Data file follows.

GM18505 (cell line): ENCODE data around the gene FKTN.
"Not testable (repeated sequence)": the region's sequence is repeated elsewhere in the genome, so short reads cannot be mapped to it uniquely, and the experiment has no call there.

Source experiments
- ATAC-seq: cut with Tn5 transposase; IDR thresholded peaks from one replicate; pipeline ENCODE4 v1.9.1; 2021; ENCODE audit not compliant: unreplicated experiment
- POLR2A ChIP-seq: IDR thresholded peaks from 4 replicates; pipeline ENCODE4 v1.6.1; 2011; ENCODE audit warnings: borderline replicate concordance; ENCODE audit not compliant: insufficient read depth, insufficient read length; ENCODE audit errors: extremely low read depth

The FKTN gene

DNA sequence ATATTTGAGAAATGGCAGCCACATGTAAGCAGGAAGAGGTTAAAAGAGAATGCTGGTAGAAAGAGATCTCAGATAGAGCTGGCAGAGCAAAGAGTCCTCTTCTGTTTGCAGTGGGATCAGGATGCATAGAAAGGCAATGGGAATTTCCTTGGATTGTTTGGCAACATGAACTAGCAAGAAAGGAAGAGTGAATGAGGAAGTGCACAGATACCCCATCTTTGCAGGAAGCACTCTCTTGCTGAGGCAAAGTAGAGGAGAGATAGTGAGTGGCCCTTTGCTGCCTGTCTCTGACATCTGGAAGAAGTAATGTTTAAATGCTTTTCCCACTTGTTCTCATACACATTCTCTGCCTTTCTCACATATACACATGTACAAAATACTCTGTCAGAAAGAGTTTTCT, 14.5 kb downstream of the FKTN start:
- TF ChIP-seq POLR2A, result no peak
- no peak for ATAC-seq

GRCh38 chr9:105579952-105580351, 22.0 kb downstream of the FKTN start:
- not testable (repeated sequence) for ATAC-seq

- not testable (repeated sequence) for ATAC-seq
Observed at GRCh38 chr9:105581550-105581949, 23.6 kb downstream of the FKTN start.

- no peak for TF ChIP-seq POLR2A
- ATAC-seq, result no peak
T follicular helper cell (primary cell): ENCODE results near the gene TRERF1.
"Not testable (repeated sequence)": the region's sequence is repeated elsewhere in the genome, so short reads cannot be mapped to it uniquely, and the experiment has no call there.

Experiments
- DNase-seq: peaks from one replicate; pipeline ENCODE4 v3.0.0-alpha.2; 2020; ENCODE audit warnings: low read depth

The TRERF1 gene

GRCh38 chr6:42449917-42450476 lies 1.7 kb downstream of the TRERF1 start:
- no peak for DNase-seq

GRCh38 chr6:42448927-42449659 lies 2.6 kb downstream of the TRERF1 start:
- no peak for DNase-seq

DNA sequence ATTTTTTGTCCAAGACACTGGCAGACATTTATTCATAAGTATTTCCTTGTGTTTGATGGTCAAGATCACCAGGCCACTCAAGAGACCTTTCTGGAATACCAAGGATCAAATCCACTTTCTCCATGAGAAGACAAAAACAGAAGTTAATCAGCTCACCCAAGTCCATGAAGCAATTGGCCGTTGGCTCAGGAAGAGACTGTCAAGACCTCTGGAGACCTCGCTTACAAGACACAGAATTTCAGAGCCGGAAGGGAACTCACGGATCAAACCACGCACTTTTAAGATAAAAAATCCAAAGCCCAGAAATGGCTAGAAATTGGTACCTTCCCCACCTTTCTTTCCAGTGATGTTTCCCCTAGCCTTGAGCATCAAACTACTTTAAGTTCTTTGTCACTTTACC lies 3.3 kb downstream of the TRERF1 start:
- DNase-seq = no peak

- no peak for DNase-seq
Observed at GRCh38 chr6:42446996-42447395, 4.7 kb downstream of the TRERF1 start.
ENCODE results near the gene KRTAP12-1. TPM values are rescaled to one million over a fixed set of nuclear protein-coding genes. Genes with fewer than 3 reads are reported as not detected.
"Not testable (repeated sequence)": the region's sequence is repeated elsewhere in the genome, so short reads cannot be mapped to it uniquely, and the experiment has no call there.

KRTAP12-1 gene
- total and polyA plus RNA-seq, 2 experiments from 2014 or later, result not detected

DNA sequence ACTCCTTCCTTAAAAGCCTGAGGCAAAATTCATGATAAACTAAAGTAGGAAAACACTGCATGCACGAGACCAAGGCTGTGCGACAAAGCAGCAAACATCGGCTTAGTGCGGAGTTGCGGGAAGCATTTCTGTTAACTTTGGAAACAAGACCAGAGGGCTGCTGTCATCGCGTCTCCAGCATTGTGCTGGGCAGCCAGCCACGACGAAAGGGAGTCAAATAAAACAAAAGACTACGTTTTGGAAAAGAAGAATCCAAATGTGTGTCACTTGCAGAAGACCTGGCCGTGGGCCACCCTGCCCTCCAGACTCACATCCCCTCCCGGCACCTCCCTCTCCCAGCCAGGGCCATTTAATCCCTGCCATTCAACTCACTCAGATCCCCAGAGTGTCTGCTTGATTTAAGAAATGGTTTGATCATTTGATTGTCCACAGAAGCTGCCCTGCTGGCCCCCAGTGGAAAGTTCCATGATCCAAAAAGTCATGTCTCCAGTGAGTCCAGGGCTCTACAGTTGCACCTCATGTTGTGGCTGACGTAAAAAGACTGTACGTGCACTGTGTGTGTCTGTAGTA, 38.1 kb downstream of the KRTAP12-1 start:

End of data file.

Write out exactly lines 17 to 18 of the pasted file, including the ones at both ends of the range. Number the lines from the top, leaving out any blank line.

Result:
"Not testable (repeated sequence)": the region's sequence is repeated elsewhere in the genome, so short reads cannot be mapped to it uniquely, and the experiment has no call there.

Experiments